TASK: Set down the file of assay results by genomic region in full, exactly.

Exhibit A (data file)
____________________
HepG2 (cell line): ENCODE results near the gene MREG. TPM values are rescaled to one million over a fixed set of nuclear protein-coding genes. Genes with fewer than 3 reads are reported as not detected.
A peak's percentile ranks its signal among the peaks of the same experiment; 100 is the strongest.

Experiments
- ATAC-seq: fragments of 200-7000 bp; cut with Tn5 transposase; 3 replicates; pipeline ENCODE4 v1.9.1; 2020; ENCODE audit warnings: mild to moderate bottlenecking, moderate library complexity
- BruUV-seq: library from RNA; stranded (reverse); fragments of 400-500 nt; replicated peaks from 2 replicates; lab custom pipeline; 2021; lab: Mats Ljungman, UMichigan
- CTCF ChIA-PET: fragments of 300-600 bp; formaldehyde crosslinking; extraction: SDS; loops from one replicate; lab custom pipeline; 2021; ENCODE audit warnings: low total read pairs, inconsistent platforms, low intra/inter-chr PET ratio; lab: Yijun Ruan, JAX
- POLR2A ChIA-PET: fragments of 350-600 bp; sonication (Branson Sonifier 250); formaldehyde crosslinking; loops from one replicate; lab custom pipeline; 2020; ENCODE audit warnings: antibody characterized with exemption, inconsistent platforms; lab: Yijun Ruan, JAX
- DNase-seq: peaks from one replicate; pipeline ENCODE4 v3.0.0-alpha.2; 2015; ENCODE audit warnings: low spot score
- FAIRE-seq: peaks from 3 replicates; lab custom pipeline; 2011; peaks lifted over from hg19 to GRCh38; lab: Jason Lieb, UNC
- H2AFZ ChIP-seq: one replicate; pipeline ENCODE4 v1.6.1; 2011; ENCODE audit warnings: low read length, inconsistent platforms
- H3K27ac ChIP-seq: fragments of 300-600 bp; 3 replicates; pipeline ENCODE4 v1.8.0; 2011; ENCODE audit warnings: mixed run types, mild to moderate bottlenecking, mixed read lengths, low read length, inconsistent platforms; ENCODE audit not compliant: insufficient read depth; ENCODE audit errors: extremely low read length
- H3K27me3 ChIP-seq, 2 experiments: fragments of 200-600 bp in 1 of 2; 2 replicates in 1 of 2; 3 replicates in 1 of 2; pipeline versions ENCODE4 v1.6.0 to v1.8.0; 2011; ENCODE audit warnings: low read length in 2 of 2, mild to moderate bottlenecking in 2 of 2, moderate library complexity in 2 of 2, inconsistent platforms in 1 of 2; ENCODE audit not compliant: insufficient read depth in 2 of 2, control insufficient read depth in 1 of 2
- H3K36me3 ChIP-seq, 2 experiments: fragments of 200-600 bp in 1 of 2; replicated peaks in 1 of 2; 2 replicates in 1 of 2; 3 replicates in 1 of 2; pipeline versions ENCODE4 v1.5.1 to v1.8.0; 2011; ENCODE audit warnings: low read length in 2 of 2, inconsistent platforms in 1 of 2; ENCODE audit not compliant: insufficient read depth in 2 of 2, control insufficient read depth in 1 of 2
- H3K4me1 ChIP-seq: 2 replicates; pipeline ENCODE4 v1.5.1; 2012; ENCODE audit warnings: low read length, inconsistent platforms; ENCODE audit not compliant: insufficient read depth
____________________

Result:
HepG2 (cell line): ENCODE results near the gene MREG. TPM values are rescaled to one million over a fixed set of nuclear protein-coding genes. Genes with fewer than 3 reads are reported as not detected.
A peak's percentile ranks its signal among the peaks of the same experiment; 100 is the strongest.

Experiments
- ATAC-seq: fragments of 200-7000 bp; cut with Tn5 transposase; 3 replicates; pipeline ENCODE4 v1.9.1; 2020; ENCODE audit warnings: mild to moderate bottlenecking, moderate library complexity
- BruUV-seq: library from RNA; stranded (reverse); fragments of 400-500 nt; replicated peaks from 2 replicates; lab custom pipeline; 2021; lab: Mats Ljungman, UMichigan
- CTCF ChIA-PET: fragments of 300-600 bp; formaldehyde crosslinking; extraction: SDS; loops from one replicate; lab custom pipeline; 2021; ENCODE audit warnings: low total read pairs, inconsistent platforms, low intra/inter-chr PET ratio; lab: Yijun Ruan, JAX
- POLR2A ChIA-PET: fragments of 350-600 bp; sonication (Branson Sonifier 250); formaldehyde crosslinking; loops from one replicate; lab custom pipeline; 2020; ENCODE audit warnings: antibody characterized with exemption, inconsistent platforms; lab: Yijun Ruan, JAX
- DNase-seq: peaks from one replicate; pipeline ENCODE4 v3.0.0-alpha.2; 2015; ENCODE audit warnings: low spot score
- FAIRE-seq: peaks from 3 replicates; lab custom pipeline; 2011; peaks lifted over from hg19 to GRCh38; lab: Jason Lieb, UNC
- H2AFZ ChIP-seq: one replicate; pipeline ENCODE4 v1.6.1; 2011; ENCODE audit warnings: low read length, inconsistent platforms
- H3K27ac ChIP-seq: fragments of 300-600 bp; 3 replicates; pipeline ENCODE4 v1.8.0; 2011; ENCODE audit warnings: mixed run types, mild to moderate bottlenecking, mixed read lengths, low read length, inconsistent platforms; ENCODE audit not compliant: insufficient read depth; ENCODE audit errors: extremely low read length
- H3K27me3 ChIP-seq, 2 experiments: fragments of 200-600 bp in 1 of 2; 2 replicates in 1 of 2; 3 replicates in 1 of 2; pipeline versions ENCODE4 v1.6.0 to v1.8.0; 2011; ENCODE audit warnings: low read length in 2 of 2, mild to moderate bottlenecking in 2 of 2, moderate library complexity in 2 of 2, inconsistent platforms in 1 of 2; ENCODE audit not compliant: insufficient read depth in 2 of 2, control insufficient read depth in 1 of 2
- H3K36me3 ChIP-seq, 2 experiments: fragments of 200-600 bp in 1 of 2; replicated peaks in 1 of 2; 2 replicates in 1 of 2; 3 replicates in 1 of 2; pipeline versions ENCODE4 v1.5.1 to v1.8.0; 2011; ENCODE audit warnings: low read length in 2 of 2, inconsistent platforms in 1 of 2; ENCODE audit not compliant: insufficient read depth in 2 of 2, control insufficient read depth in 1 of 2
- H3K4me1 ChIP-seq: 2 replicates; pipeline ENCODE4 v1.5.1; 2012; ENCODE audit warnings: low read length, inconsistent platforms; ENCODE audit not compliant: insufficient read depth